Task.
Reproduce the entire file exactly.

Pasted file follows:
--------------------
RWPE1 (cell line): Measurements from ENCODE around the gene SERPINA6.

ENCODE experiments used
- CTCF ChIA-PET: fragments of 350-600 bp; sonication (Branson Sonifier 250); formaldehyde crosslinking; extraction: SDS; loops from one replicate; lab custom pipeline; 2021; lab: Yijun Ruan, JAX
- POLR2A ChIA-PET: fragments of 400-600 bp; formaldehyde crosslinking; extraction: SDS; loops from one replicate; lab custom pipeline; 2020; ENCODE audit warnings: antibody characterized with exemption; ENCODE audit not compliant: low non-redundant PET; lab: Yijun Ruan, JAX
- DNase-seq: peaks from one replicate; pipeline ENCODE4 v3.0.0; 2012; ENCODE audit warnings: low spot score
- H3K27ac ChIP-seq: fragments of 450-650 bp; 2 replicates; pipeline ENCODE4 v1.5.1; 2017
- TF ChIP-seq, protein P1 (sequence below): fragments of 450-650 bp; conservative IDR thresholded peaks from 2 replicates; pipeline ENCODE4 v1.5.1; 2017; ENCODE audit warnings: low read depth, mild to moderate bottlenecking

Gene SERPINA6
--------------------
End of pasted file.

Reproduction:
RWPE1 (cell line): Measurements from ENCODE around the gene SERPINA6.

ENCODE experiments used
- CTCF ChIA-PET: fragments of 350-600 bp; sonication (Branson Sonifier 250); formaldehyde crosslinking; extraction: SDS; loops from one replicate; lab custom pipeline; 2021; lab: Yijun Ruan, JAX
- POLR2A ChIA-PET: fragments of 400-600 bp; formaldehyde crosslinking; extraction: SDS; loops from one replicate; lab custom pipeline; 2020; ENCODE audit warnings: antibody characterized with exemption; ENCODE audit not compliant: low non-redundant PET; lab: Yijun Ruan, JAX
- DNase-seq: peaks from one replicate; pipeline ENCODE4 v3.0.0; 2012; ENCODE audit warnings: low spot score
- H3K27ac ChIP-seq: fragments of 450-650 bp; 2 replicates; pipeline ENCODE4 v1.5.1; 2017
- TF ChIP-seq, protein P1 (sequence below): fragments of 450-650 bp; conservative IDR thresholded peaks from 2 replicates; pipeline ENCODE4 v1.5.1; 2017; ENCODE audit warnings: low read depth, mild to moderate bottlenecking

Gene SERPINA6